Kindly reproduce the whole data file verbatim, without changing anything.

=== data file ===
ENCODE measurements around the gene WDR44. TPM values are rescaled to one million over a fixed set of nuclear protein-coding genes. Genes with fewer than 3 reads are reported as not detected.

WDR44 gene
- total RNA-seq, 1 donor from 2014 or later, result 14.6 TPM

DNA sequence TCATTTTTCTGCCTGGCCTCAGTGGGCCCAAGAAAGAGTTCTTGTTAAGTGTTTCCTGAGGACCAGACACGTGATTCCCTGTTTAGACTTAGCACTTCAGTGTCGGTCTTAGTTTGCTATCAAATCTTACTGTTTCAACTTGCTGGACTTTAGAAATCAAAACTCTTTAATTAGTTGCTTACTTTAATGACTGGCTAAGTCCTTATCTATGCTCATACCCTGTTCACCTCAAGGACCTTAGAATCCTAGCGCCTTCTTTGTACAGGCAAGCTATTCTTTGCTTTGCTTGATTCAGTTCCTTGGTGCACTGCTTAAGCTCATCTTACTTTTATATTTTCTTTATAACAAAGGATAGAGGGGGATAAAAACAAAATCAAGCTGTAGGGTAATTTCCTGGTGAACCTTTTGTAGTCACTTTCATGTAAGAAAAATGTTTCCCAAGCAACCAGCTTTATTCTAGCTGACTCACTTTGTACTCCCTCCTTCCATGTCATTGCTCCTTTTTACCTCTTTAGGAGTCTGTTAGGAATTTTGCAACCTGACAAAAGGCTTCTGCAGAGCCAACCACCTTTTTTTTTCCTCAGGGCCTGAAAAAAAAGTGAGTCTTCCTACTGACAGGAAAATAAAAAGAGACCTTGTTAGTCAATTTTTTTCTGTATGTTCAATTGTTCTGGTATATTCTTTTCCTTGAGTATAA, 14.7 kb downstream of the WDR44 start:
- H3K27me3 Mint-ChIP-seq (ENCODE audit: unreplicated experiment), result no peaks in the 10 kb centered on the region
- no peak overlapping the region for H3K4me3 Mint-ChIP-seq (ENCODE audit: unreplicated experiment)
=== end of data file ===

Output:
ENCODE measurements around the gene WDR44. TPM values are rescaled to one million over a fixed set of nuclear protein-coding genes. Genes with fewer than 3 reads are reported as not detected.

WDR44 gene
- total RNA-seq, 1 donor from 2014 or later, result 14.6 TPM

DNA sequence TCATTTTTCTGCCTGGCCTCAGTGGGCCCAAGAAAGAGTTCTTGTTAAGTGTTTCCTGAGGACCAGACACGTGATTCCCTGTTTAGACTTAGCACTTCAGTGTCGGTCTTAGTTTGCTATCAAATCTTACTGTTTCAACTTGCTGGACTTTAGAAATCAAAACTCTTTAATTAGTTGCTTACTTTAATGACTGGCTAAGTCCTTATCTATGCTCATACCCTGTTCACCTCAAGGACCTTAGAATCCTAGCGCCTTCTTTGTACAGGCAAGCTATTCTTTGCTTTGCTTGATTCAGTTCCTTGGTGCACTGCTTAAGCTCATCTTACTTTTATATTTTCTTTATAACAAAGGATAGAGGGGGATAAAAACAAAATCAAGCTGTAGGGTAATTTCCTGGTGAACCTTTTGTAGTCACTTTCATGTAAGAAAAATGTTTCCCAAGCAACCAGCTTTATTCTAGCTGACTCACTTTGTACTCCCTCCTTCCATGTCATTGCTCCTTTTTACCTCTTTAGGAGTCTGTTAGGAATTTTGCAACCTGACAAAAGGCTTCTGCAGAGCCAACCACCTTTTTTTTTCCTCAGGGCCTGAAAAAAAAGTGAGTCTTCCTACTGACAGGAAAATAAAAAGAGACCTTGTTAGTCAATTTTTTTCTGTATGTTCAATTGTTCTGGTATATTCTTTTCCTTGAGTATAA, 14.7 kb downstream of the WDR44 start:
- H3K27me3 Mint-ChIP-seq (ENCODE audit: unreplicated experiment), result no peaks in the 10 kb centered on the region
- no peak overlapping the region for H3K4me3 Mint-ChIP-seq (ENCODE audit: unreplicated experiment)